Jesus is already the light in the darkness for those who follow Him. Conceived by the Spirit and christened as Son of God by the community that grew up around Him, He is, for Christians, Emmanuel: “God is with us.”

God is with us. Today, we celebrate that at long last, God is indeed with us.

When it feels like we have been abandoned, when we have had something most precious taken from us, like Mr. Landry, or when we feel like we ourselves are that precious thing that has been taken, we are reminded on this day that one day, over two thousand years ago, God decided that it was finally time to become flesh and bone and blood in order to speak to us, minister to us, and save us in a way never quite done before.

And truthfully, we don’t know for sure if that grand adventure began on December 25. We celebrate it on this day, but neither Matthew nor Luke say that this was the day. We rejoice in it, though, because we know that regardless of the day, God worked within us and upon this earth in a brand new way in sending to us, as the angels in Luke said, a Savior, which is Christ the Lord.

It is the prophecy in Matthew, though, which Borg and Crossan refer to here, and it comes from the seventh chapter of the book of the prophet Isaiah: “Look, a virgin will become pregnant and give birth to a son, and they will call him Emmanuel, which means ‘God with us.’”

God is with us. What a revolutionary thing to say to a people who have felt so trodden upon!

Because when we do feel abandoned, when we do feel bereft…well, part of that feeling of loneliness is a feeling that maybe God is not with you after all.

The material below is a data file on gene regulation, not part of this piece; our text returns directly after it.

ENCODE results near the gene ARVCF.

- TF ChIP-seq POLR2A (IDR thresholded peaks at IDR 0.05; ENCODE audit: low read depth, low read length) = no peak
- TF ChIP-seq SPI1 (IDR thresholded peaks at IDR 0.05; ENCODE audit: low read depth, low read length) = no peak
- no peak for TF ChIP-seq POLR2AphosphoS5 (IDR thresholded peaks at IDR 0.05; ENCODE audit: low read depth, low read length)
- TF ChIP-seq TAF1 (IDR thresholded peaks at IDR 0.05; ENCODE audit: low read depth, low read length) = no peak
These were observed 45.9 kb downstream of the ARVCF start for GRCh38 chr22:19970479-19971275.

But Christmas changes all of that. Forever.

And for that, we say joy to the world. We say that the Lord has come. But when we say those things, we are saying something very particular, and very special: that not only are we meant to be changed by what has taken place in Bethlehem, but that the world is meant to be changed by what has taken place in Bethlehem.

It does us no good to keep that joy for ourselves. The carol does not go, “Joy to the church…” It does not go, “Joy to the United States…” It goes, “Joy to the world.”

We’re taught that this world is only a temporary home, that we’re just passersby here, and yet, joy is meant for this world. Joy is a part of God’s design and wish for this world. Joy is a part of what should be our experience of this world.

I know that were I in Mark Landry’s shoes, I might well find joy hard to come by. I could easily wallow in self-pity and resentment at being shelterless and at losing one of the dearest possessions I had.

He did not. He trusted in God, and acted with great joy when that trust was rewarded.

So this Christmas, keep your trust and faith in God, however hard it may be for you to do so.

And when God does appear in your midst, when you do indeed believe that Emmanuel is here, that God has come and is with you, then it is right for you to react with great joy.

Earth, receive your king! Amen.

Rev. Eric Atcheson
Longview, Washington
December 25, 2016